Namibia is a beautiful country with amazing wildlife, vast landscapes and friendly people (also ladies with beautiful hairstyles and lots of towns with names starting with the letter O). My main destination was Etosha National Park. I stayed for three nights at the nice Namutoni Camp and went on three game drives organized by them (two in the morning and one at night).

Wildlife viewing was fantastic even in January at the height of the rainy season. We saw three beautiful cheetah families (ten cheetahs in total), with one family feasting after a successful hunt and the other two relaxing metres away from our car; four lions, three of which passed right in front of the car; five rhinos, with one coming about two metres away from our car. Amazing experiences. Namutoni camp also features a nice fort and its own waterhole where you can spend hours relaxing and admiring more wildlife.

Another excellent wlidlife experience was at Okonjima Nature Reserve where we stayed for one night at the beautiful Okonjima Plains Camp. Here we went on a morning game drive to track leopards (which they study as part of conservation programs). We found two beautiful leopards, one mother and one young, relaxing and playing very close to our car. Once again an outstanding experience that's hard to put into words. The gravel road to Okonjima Camp and back also provided plenty of wildlife viewing.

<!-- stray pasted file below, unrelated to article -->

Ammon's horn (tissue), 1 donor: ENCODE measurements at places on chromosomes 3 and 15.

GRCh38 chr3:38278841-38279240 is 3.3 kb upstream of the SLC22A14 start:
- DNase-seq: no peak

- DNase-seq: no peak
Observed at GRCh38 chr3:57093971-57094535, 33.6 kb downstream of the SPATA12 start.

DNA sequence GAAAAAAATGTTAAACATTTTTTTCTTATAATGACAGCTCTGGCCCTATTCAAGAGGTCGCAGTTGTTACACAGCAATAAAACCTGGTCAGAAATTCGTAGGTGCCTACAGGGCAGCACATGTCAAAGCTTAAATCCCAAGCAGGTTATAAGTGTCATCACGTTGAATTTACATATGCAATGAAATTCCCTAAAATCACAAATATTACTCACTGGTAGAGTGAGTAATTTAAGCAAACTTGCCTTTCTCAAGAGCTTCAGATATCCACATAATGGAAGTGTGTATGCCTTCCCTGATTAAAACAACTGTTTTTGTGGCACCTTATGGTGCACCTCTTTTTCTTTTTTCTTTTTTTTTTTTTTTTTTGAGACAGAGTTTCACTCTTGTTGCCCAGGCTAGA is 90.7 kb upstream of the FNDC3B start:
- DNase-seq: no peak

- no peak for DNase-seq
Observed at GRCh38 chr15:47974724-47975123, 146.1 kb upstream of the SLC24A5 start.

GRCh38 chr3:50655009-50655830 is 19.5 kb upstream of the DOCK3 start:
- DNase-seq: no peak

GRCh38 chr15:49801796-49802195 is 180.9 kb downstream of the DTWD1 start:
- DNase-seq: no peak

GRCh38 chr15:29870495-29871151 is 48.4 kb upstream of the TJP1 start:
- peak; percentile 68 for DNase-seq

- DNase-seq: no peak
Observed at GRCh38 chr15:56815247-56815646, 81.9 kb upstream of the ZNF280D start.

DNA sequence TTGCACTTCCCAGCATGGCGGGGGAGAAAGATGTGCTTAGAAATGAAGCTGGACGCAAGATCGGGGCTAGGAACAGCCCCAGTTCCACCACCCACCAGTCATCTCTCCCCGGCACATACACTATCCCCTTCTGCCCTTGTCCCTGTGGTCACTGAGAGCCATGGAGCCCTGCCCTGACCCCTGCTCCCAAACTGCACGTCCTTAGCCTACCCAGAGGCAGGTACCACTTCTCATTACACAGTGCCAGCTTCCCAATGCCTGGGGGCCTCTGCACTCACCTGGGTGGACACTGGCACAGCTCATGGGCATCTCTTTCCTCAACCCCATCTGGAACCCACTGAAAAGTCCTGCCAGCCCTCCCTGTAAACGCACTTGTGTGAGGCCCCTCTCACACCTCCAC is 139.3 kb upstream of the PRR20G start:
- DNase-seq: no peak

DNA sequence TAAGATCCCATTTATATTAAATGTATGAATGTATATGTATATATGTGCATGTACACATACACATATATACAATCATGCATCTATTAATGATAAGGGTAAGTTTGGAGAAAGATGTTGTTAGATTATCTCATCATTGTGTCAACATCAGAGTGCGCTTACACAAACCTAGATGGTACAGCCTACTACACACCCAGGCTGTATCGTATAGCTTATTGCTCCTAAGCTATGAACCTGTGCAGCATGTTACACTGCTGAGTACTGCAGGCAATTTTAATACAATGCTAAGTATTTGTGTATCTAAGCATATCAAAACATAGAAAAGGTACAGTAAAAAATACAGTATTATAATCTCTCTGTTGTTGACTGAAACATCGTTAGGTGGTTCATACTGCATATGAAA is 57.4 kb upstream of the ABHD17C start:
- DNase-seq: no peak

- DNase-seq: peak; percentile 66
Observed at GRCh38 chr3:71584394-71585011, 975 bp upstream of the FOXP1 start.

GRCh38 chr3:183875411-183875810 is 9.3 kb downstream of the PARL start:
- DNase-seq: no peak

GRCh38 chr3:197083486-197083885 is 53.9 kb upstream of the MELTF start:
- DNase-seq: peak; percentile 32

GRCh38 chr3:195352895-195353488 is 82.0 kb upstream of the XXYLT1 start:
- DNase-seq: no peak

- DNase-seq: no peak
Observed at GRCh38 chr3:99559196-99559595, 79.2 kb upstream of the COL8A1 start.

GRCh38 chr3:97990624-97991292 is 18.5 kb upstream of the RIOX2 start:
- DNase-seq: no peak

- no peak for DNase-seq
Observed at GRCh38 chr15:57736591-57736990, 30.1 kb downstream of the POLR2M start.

In total we spotted around 30 notable species of wildlife in the two locations. These also included gnu, springbok, steenbok, dik dik, kudu, impala, oryx, zebra, giraffe, hyena, jackal, fox, ostrich, guinea fowl, baboon, warthog, tortoise, rabbit, meerkat and eagle (and one snake spotted on the road from the car!). Wildlife spotted at night included cape fox, spotted genet, bush baby, three species of owls, african wildcat, spring hare and african bullfrog. The huge termite mounds you could see everywhere were fascinating, as were the omajowa mushrooms that termites grow as a food source (and which are considered a local delicacy).

Distances are long in Namibia but the road infrastructure is very good and there are few cars on the roads. As an added bonus, driving provides more opportunities to spot wildlife.

People are friendly and food is good (I especially enjoyed the steaks and lamb). Locally-produced beers were very good as well.

We also visited Swakopmund, a nice coastal town located at the edge of Namib Desert with Germanic architecture influences, that was enjoyable to explore by foot. Some points of interest included the jetty, the local craft market, a nice beach, The Tug Restaurant and Snake Park. Nearby Walvis Bay also has some interesting sights - Flamingo Lagoon with its huge flamingo colony, the salt works and their pink lakes and the Dune 7 sand dune (383 metres in height).

At the end of the trip we explored the central area of Windhoek, the country's capital, which was also very nice. Interesting sites here included the beautiful Christuskirche, the Gibeon Meteorites on display on a pedestrian street, Independence Museum and Namibia Craft Centre.

Additional info:
- Namibia entry on Wikipedia
- Namibia profile on Wikivoyage

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